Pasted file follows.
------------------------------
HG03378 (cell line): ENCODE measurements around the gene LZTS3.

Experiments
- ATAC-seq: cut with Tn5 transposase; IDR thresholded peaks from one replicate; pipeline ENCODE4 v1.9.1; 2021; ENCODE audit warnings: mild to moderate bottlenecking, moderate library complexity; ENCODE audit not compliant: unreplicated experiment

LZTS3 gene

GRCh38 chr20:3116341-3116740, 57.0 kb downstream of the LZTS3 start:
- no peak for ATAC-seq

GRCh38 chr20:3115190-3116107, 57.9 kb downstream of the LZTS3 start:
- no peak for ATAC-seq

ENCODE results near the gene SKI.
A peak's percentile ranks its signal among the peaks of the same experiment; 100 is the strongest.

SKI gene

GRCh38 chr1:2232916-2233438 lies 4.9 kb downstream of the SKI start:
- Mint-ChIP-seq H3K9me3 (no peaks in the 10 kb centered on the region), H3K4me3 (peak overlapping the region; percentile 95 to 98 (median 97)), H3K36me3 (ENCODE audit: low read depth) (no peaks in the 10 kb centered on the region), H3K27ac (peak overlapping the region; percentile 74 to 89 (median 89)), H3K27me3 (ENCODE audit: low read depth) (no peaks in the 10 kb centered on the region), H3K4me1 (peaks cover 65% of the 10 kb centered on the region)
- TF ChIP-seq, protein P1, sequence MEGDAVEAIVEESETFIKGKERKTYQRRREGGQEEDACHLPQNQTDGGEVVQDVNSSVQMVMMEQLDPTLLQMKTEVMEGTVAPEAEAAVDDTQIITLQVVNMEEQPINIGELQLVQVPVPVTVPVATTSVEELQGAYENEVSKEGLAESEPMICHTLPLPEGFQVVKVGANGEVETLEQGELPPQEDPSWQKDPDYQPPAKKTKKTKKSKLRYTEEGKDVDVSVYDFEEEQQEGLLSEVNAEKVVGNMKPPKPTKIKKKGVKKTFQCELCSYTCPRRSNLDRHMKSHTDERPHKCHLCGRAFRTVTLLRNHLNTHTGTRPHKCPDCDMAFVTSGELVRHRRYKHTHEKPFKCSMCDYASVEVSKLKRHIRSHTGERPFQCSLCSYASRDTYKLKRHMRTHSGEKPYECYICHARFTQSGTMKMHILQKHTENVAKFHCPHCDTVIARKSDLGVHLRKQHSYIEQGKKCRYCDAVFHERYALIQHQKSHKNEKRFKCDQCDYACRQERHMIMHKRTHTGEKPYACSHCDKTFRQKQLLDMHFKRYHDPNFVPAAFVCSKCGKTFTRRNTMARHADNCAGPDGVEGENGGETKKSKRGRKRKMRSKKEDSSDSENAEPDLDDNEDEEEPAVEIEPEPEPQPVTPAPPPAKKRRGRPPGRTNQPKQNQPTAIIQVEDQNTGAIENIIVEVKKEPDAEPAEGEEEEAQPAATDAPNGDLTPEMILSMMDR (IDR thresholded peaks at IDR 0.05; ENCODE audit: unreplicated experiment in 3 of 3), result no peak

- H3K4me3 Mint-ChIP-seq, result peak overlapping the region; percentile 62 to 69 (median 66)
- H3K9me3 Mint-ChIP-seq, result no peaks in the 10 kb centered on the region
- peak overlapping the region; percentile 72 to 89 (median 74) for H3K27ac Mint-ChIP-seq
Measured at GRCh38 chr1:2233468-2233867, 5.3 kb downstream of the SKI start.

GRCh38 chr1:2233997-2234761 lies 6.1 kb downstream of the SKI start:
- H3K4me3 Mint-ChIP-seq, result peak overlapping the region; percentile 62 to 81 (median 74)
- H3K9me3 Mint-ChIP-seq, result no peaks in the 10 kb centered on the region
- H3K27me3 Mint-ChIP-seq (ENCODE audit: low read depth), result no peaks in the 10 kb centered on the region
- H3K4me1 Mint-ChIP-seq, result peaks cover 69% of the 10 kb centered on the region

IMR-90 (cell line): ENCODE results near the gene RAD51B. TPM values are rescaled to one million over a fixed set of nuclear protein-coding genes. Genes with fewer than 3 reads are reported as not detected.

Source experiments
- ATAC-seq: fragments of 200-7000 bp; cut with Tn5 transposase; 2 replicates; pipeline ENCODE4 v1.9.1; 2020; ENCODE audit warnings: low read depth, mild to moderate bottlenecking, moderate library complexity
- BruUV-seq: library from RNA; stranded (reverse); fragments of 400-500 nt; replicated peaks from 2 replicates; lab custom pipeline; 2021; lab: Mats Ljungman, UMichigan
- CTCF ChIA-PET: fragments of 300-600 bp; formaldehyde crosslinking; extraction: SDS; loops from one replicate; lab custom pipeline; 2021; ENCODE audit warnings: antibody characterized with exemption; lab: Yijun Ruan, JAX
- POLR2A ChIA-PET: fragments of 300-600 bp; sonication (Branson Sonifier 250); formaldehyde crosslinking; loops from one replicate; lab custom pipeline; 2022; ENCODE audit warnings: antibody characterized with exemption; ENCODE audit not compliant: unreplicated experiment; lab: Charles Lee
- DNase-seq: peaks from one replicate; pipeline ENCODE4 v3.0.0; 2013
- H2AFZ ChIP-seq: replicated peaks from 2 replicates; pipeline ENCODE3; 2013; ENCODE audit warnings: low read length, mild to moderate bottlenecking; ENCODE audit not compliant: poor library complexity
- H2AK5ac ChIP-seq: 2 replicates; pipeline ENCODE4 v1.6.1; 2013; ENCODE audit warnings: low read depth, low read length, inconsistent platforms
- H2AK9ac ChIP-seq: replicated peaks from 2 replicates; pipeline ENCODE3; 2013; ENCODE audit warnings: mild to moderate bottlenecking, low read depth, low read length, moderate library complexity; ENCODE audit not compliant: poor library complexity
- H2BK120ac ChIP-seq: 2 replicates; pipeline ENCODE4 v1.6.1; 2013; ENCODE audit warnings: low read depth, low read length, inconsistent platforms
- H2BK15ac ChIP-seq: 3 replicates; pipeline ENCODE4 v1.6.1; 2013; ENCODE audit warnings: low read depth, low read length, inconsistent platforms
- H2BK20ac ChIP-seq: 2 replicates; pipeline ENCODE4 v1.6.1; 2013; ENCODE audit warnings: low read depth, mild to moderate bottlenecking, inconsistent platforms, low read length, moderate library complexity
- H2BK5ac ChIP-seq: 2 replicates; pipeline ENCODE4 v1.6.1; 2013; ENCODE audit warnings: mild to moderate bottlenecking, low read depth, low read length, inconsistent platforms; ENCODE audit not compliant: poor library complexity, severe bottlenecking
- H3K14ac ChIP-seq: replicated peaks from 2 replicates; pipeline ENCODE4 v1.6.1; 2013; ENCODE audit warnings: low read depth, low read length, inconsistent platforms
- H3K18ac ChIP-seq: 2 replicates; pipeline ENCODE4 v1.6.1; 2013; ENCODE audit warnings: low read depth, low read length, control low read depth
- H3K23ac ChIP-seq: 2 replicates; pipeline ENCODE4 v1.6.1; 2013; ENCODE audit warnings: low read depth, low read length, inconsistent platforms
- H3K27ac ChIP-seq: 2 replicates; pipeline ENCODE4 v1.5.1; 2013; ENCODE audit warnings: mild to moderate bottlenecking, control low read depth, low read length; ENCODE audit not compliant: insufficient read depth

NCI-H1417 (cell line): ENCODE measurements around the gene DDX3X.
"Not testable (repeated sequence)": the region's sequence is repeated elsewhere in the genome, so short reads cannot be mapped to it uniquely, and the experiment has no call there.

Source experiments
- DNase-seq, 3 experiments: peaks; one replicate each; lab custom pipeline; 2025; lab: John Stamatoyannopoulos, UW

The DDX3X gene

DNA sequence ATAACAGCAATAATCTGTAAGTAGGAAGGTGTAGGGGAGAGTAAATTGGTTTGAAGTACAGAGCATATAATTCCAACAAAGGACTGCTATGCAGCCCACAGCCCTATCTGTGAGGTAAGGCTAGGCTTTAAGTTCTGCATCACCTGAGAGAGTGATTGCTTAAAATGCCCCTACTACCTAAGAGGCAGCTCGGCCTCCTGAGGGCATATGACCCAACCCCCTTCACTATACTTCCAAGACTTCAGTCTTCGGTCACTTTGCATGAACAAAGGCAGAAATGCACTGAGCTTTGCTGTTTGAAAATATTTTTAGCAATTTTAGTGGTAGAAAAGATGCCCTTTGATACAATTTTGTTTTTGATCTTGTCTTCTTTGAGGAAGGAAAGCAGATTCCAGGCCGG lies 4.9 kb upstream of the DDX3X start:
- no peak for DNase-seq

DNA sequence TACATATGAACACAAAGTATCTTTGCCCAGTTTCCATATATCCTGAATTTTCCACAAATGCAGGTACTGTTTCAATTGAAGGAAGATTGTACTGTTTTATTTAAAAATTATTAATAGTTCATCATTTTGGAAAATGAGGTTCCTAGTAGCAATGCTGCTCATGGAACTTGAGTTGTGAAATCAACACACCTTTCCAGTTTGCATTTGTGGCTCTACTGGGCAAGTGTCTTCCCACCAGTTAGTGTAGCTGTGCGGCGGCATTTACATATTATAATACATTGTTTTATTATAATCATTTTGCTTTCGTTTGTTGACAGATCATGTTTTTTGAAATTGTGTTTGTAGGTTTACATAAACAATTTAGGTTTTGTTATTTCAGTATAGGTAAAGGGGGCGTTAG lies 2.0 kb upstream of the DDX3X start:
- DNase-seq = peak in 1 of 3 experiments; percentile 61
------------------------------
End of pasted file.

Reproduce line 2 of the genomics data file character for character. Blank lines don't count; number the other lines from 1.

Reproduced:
Experiments